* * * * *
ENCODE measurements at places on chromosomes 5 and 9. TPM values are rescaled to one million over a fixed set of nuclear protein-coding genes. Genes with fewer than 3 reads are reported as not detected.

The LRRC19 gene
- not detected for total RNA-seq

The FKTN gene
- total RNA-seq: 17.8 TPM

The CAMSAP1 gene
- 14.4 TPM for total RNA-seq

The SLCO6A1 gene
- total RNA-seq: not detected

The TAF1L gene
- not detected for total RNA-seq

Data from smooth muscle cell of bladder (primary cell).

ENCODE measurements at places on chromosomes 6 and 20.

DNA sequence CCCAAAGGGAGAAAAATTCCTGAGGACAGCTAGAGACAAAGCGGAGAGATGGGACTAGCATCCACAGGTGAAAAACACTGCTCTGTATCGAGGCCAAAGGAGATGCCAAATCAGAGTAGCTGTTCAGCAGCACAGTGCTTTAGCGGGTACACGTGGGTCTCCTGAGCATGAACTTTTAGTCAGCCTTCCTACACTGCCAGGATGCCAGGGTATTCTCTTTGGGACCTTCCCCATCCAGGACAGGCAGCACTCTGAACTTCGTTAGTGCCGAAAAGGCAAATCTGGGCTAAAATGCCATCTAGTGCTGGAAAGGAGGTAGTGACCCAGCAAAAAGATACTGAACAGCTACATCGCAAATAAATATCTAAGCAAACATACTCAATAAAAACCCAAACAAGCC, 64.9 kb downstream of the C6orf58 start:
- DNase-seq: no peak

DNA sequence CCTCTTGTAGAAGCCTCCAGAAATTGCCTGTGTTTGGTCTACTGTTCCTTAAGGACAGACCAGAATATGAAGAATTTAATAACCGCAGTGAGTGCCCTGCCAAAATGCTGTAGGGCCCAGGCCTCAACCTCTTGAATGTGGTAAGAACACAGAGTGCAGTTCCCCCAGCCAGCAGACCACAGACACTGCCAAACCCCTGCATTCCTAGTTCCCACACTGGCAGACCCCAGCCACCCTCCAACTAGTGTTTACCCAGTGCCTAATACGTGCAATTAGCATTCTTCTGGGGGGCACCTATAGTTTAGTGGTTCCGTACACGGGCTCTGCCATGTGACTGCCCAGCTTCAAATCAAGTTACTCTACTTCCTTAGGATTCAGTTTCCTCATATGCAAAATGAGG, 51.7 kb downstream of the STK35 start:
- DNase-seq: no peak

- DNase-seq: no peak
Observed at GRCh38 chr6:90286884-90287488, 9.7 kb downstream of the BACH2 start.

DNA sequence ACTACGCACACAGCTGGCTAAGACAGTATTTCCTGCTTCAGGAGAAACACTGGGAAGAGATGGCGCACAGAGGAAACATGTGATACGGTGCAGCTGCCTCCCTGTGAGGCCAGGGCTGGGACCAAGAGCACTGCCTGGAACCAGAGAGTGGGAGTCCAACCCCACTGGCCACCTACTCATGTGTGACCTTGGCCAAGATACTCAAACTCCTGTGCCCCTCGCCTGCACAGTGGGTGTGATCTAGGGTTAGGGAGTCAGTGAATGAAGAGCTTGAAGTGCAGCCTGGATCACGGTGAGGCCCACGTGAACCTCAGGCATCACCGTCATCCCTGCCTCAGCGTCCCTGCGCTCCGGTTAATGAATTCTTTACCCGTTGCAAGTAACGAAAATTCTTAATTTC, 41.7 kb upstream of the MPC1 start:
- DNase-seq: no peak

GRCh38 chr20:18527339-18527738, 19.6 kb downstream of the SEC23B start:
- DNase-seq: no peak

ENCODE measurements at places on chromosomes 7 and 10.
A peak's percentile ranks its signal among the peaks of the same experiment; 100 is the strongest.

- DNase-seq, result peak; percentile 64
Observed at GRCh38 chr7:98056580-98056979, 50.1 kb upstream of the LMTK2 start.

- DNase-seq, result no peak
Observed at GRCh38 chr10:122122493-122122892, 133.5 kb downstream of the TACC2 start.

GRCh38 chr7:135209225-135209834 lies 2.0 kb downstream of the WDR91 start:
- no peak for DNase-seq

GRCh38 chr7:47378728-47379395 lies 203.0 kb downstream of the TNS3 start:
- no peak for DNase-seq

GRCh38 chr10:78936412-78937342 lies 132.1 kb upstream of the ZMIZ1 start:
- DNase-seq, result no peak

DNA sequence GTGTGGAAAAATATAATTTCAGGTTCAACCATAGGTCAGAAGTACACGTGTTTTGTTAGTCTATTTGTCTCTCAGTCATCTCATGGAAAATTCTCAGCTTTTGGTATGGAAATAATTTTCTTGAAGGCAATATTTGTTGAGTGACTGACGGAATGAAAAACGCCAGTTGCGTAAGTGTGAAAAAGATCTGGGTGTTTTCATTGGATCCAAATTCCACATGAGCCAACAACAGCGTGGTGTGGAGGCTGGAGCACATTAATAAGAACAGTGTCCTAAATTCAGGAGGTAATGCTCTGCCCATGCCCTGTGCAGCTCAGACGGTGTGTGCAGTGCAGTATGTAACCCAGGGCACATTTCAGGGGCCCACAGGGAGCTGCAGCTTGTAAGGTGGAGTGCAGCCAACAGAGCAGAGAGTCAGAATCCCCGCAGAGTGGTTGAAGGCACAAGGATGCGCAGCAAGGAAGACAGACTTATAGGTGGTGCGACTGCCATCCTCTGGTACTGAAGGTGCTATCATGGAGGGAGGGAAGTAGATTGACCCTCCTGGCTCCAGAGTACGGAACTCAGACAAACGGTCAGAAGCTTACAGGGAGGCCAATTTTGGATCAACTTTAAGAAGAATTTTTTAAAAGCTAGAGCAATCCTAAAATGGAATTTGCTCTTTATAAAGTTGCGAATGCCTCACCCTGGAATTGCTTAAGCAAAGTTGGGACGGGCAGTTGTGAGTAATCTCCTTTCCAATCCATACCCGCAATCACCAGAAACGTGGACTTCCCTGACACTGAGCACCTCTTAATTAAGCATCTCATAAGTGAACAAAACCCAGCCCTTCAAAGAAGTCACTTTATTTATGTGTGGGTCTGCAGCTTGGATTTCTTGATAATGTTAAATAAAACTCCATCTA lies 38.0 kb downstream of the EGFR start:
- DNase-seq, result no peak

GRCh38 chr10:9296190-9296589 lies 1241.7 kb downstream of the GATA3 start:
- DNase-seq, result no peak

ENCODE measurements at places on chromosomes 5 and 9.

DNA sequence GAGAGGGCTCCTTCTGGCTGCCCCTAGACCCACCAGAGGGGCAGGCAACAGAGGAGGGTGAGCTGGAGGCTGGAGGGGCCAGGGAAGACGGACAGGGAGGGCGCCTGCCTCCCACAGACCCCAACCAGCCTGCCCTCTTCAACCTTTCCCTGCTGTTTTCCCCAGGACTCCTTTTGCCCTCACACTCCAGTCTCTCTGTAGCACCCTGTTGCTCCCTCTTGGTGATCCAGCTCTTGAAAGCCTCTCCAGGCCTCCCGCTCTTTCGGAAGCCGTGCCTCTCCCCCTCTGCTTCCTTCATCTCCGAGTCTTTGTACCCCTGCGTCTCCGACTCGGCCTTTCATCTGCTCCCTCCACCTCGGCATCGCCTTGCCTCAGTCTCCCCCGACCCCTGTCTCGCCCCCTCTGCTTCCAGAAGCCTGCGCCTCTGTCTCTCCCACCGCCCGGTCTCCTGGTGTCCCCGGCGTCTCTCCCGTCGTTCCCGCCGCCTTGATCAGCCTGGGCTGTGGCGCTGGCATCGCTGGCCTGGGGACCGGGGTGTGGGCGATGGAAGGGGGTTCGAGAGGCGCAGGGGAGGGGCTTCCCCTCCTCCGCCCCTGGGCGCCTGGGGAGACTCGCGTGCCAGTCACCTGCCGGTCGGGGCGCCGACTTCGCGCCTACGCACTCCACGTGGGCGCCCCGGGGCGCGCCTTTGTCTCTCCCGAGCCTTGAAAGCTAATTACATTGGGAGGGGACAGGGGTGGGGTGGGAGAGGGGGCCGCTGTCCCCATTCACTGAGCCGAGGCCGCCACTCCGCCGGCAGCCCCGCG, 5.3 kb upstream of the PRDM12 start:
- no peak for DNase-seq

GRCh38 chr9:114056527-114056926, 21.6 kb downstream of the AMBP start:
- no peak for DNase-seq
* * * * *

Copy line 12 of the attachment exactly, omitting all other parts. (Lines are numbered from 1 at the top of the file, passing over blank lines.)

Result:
Data from smooth muscle cell of bladder (primary cell).